Report the bugs you find
All code have bugs, but if you report them they can be squashed.
The best bug reports include everything that is needed to reliably reproduce the bug. Try write a test case and include it in your report (have a look at the regression test suite if you need inspiration).
If it's not possible to write a test case, for example because the bug only happens in very particular circumstances, or is not deterministic, make sure you include as much information as you can about the situation. The version of cql-rb is an absolute must, the version of Ruby and Cassandra are also very important. If there is a stack trace from the error make sure to include that (unfortunately the asynchronous nature of cql-rb means that the stack traces are not always as revealing as they could be).
At all times remember that the maintainers work on this project in their free time and that they don't work for you, or for your benefit. They have no obligation to drop everything to help you -- but if you're nice and make it easy for them they might do that anyway.
Contribute new features
Fork the repository, make your changes in a topic branch that branches off from the right place in the history (
master isn't necessarily always the right choice), make your changes and finally submit a pull request.
Follow the style of the existing code, make sure that existing tests pass, and that everything new has good test coverage. Put some effort into writing clear and concise commit messages, and write a good pull request description.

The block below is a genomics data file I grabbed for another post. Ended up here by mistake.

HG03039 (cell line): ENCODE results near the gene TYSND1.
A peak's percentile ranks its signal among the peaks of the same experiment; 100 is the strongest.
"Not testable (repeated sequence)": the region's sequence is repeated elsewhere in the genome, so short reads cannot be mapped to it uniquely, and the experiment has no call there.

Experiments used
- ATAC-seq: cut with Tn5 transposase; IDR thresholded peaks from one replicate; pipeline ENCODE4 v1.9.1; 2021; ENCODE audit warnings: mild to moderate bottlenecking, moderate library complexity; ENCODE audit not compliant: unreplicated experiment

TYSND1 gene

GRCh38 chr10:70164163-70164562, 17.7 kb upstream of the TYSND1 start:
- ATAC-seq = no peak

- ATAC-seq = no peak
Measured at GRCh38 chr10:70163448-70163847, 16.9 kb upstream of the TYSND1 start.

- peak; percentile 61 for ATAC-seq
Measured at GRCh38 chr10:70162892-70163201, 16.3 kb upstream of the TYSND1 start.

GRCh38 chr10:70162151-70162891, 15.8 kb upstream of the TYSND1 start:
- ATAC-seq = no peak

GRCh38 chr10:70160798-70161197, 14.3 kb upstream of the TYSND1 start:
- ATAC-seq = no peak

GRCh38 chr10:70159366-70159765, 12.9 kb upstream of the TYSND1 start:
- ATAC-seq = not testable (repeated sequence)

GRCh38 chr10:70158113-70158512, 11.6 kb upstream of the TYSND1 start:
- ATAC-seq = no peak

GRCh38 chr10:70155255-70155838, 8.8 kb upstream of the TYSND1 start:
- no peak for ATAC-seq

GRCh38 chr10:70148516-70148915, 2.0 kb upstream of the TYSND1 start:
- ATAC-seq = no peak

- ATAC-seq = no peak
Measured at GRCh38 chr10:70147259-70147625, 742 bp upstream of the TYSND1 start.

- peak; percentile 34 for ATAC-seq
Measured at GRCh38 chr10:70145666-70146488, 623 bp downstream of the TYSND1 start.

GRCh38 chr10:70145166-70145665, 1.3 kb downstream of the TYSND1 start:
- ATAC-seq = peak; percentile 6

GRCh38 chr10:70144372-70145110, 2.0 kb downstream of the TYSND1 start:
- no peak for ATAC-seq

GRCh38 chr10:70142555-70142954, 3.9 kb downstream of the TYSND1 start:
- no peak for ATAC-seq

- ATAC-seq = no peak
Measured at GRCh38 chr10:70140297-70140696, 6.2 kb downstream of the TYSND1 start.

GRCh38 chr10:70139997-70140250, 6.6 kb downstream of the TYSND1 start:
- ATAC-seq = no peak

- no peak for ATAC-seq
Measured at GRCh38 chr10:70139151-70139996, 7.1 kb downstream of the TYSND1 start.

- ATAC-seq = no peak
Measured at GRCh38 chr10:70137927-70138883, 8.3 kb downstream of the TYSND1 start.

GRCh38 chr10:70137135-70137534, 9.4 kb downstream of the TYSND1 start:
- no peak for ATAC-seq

It takes time to understand other people's code, and even more time to understand a patch, so do as much as you can to make the maintainers' work easier. Be prepared for rejection, many times a feature is already planned, or the proposed design would be in the way of other planned features, or the maintainers just feel that it will be faster to implement the features themselves than to try to integrate your patch.
Feel free to open a pull request before the feature is finished, that way you can have a conversation with the maintainers during the development, and you can make adjustments to the design as you go along instead of having your whole feature rejected because of reasons such as those above. If you do, please make it clear that the pull request is a work in progress, or a request for comment.
Always remember that the maintainers work on this project in their free time and that they don't work for you, or for your benefit. They have no obligation to do what you think is right -- but if you're nice and make it easy for them they might do that anyway.